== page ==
Hello Margot, nice to have met you and thanks for an interesting post.
Petty - It's a pleasure to meet you, too, and I'm glad you enjoyed the post. Thanks for taking the time to read and comment on it.
So many writers of the genre (and all genres for that matter) rely upon academia for their principal livelihood, what with compensation for writing being such a brass-ring on the merry-go-round, so it seems more than natural that campuses become settings for crime novels. Besides, as I can confirm, life as an academic is fertile ground for homicidal thoughts, and those can be channeled into less criminal (and life threatening) directions through writing rather than murdering. :-)
First, thank you so much Margot. You are a wonderful blog-sitter!
And thank you to all my readers for visiting and commenting.
R.T. - LOL! I know exactly what you mean, having been in academia myself for many years. It is a logical match, isn't it, between academis and writing, not only because of grants, tenure and so on, but also because of the nurturing of ideas that's supposed to go on in academia. It is a natural fit...
Dorte - It is I who should thank you; you are a most generous, hospitable blog-host : ).
Dorte, thanks for hosting Margot.
Margot, it's always a delight to read your post. I learn something new and you get my brain to thinking. On the surface I just wouldn't think about the academic world being so 'cut-throat.' I can see the endless possibilities from your post and why it makes for a great murder mystery backdrop.
Thoughts in Progress
Really nice post, Margot. I do like an academic mystery - and completely endorse what Dorte writes about Publish or Perish and B Very Flat as lovely examples of the genre.
Mason, do not be surprised about the "cut throat" mindset within academia; collegial cooperation and fellowship takes a distant back seat to each individual's tenure applications and publication pressure. The world ought to be surprised that murder is simply sublimated into fiction rather than acted out on campuses more frequently.
Working at a university for 20 years has given me a great understanding of why many professors end up dead in fiction. A good form of displacement.
Mason - Thank you; you're very kind : ). You wouldn't think on the surface that academics would be the murderous kind, but the reality is, it really can be a cuthroat, backstabbing business. And I truly look forward to my visit to you next week, so I can talk about the campuses where these things take place : ).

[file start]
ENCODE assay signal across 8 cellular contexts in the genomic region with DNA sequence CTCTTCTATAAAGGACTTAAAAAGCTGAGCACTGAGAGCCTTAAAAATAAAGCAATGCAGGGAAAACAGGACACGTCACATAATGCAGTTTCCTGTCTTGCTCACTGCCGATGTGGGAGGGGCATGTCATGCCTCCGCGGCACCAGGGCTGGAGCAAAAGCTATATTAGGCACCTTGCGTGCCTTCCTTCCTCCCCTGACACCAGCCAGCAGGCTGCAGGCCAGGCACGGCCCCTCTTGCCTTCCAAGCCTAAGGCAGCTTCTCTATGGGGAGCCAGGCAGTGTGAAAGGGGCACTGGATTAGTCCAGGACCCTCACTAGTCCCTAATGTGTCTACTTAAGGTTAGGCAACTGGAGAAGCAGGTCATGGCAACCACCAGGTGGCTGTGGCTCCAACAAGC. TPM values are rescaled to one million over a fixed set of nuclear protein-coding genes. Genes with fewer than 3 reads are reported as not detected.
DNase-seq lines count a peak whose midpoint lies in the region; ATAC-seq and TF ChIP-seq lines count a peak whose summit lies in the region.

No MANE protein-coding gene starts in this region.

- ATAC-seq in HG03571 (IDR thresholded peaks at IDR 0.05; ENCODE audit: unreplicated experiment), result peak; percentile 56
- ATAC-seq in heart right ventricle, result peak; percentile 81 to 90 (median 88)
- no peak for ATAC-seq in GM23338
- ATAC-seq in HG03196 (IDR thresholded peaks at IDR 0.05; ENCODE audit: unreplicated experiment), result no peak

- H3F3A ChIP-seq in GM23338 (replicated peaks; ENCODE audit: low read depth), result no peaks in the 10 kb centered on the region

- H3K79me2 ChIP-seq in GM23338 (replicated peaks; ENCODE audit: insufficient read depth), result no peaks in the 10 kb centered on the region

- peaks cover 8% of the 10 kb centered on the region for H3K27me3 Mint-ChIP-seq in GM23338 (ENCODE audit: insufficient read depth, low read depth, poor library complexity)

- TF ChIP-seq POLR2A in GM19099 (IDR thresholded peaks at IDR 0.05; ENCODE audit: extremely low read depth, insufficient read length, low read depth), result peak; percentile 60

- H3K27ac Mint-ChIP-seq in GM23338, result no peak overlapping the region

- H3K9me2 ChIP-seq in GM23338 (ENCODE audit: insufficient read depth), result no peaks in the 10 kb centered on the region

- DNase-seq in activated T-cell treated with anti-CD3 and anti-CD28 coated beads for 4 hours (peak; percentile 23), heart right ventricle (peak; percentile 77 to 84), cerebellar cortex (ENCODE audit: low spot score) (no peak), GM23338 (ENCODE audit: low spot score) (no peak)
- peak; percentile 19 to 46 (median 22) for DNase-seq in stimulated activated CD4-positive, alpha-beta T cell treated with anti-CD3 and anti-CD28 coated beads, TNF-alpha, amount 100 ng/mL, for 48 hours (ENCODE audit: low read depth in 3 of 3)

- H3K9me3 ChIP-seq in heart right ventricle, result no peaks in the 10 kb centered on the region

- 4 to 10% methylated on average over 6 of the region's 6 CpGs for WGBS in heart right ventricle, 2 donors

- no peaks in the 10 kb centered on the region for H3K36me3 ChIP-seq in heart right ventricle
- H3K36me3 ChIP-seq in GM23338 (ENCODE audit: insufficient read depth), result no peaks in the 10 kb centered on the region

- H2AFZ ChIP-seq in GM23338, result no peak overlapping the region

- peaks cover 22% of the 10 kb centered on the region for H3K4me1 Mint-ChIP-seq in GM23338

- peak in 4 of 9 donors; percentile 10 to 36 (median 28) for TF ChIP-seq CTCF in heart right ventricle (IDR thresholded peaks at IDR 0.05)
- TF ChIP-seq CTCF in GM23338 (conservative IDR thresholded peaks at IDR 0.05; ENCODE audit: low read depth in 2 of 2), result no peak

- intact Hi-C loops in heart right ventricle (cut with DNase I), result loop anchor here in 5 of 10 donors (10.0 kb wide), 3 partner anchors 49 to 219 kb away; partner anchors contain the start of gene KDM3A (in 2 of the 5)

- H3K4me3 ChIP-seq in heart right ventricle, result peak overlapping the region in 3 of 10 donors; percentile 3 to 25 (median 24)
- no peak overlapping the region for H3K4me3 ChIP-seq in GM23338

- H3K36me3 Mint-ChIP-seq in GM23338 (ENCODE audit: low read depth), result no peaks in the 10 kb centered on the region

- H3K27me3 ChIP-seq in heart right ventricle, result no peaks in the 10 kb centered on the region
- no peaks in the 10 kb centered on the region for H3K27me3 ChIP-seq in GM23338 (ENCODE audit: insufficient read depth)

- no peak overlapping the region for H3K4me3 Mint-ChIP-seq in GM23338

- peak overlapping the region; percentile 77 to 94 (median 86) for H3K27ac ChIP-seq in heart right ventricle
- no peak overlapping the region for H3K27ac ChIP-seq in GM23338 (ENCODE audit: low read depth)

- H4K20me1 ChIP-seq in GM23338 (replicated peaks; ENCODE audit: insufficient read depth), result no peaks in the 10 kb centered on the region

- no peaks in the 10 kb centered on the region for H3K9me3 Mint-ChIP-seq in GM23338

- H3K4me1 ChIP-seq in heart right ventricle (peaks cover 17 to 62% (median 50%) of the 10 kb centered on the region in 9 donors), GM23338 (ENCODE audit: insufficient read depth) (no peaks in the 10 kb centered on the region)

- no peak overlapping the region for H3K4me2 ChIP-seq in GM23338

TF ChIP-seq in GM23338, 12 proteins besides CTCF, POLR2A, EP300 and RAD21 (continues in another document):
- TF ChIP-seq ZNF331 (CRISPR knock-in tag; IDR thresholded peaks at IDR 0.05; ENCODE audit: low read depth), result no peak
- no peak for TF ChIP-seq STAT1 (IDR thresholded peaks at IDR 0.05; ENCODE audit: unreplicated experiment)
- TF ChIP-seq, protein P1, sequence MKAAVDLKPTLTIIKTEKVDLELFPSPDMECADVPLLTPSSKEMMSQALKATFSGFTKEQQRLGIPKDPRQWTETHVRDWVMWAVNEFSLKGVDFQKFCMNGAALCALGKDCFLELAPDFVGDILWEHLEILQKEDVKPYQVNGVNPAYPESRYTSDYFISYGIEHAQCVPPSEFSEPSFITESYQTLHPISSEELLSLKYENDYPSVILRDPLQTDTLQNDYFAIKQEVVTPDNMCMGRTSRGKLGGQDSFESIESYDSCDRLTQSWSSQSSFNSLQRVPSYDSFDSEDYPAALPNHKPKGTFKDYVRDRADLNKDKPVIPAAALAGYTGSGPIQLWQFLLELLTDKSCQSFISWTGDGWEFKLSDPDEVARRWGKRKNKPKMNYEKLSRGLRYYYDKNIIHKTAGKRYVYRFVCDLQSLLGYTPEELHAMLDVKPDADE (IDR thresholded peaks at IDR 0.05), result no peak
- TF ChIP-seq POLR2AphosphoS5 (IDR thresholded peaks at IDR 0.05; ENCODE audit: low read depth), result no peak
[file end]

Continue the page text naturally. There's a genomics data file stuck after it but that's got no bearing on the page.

Maxine - Oh, how very, very kind of you *blush*. Thank you. And yes, academic mysteries can be lots of fun : ).
RT - Thanks for your comment. You're right; it is surprising that there aren't more real-life examples of this kind of murder than there are....
Patti - LOL! Oh, you said that so much better than I could have. Thank you : ). You're right; it really is a good form of displacement. But don't give my students any ideas, please... ; ).
Very interesting post, as ever, Margot. I hope it attracts even more readers to your splendid blog. I'm a big fan of Colin Dexter's books, but I have rather more mixed feelings about Amanda Cross's. Some are really good, but one or two didn't quite do it for me.
Thanks for having Margot as your guest blogger, Dorte, and thanks to Margot for an interesting entry!
I should have my daughter read this. She just completed her undergraduate degree and is headed for grad school in the fall with plans to eventually teach on the university level. Sounds like it might be a dangerous profession!!
Martin - Thank you; you're very kind. I must agree with you, too, about Amanda Cross' novels. They are a bit more uneven than the consistently fine Colin Dexter, aren't they?
Kelly - Thank you : ). And yes, the academic life can be dangerous; you may want your daughter to know.. ; ).
Finally back home after 8 ½ hours´ examination!
Thank you all for keeping the conversation going, and especially you, Margot, for your engagement!
Dorte - No need to thank me; it's been an honor to keep your blog warm for you : ). I truly appreciate the hospitality, and I promise, I cleaned up after myself ; ).
How sweet of you to write such a long interesting feature of "The Academic Life" on Dorte's blog. It also shows me, that you are truly, a brilliant writer, who deserves all the applause's you are receiving. Thank you for sharing.
How amazing is that. I mean to have such a well-knowing writer to write on your blog. I'm very impressed. Nonetheless, you are such a talented writer yourself, and I can't wait for the day, where all your effort and hard work, rightfully will come to shine upon you.
Poly: thank you very much for your kind and generous comment!
And I will have famous guest bloggers again next week. Many published writers are really kind and helpful when you ask for a post.